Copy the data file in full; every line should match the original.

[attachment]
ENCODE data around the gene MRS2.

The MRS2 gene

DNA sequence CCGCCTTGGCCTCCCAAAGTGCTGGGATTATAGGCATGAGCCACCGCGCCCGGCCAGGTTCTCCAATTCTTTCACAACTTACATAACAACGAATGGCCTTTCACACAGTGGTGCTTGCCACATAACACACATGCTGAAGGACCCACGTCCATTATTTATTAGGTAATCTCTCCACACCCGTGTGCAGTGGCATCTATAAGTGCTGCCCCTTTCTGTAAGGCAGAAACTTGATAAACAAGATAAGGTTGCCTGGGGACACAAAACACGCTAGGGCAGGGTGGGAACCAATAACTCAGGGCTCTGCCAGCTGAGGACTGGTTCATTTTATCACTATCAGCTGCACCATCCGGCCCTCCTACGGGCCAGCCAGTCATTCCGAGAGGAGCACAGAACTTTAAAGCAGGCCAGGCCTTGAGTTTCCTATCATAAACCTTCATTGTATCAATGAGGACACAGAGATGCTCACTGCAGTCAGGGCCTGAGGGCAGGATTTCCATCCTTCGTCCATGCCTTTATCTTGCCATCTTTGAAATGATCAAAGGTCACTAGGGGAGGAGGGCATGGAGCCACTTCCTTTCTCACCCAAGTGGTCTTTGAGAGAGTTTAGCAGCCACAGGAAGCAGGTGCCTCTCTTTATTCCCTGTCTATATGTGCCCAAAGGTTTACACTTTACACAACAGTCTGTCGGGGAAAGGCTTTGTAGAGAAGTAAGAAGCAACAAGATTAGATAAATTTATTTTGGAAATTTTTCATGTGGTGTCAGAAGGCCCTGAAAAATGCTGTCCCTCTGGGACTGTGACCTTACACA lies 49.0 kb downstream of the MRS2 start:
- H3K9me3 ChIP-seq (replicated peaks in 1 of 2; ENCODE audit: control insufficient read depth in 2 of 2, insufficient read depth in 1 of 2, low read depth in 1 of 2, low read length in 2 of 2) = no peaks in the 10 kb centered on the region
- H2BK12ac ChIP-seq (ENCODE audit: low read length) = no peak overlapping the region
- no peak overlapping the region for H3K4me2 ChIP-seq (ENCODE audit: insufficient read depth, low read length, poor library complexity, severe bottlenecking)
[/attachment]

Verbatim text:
ENCODE data around the gene MRS2.

The MRS2 gene

DNA sequence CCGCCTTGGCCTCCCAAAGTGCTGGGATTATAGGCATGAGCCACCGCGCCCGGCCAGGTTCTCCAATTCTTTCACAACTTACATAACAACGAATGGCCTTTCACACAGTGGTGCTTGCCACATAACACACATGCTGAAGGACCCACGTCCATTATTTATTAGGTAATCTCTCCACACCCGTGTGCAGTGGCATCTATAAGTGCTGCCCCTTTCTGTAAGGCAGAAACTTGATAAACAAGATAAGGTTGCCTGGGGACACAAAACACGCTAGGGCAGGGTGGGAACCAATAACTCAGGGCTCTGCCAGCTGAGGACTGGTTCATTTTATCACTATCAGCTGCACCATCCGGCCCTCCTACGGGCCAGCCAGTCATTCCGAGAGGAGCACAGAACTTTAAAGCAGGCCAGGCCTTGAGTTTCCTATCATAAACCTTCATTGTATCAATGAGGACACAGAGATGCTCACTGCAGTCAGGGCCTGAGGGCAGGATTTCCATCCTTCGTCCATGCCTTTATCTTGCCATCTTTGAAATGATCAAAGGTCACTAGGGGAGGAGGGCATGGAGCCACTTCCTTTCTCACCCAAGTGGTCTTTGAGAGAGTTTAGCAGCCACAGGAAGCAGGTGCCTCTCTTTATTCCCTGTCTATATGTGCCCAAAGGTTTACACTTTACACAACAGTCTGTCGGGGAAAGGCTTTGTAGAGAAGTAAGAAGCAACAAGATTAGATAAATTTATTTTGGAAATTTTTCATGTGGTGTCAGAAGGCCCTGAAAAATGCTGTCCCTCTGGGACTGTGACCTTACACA lies 49.0 kb downstream of the MRS2 start:
- H3K9me3 ChIP-seq (replicated peaks in 1 of 2; ENCODE audit: control insufficient read depth in 2 of 2, insufficient read depth in 1 of 2, low read depth in 1 of 2, low read length in 2 of 2) = no peaks in the 10 kb centered on the region
- H2BK12ac ChIP-seq (ENCODE audit: low read length) = no peak overlapping the region
- no peak overlapping the region for H3K4me2 ChIP-seq (ENCODE audit: insufficient read depth, low read length, poor library complexity, severe bottlenecking)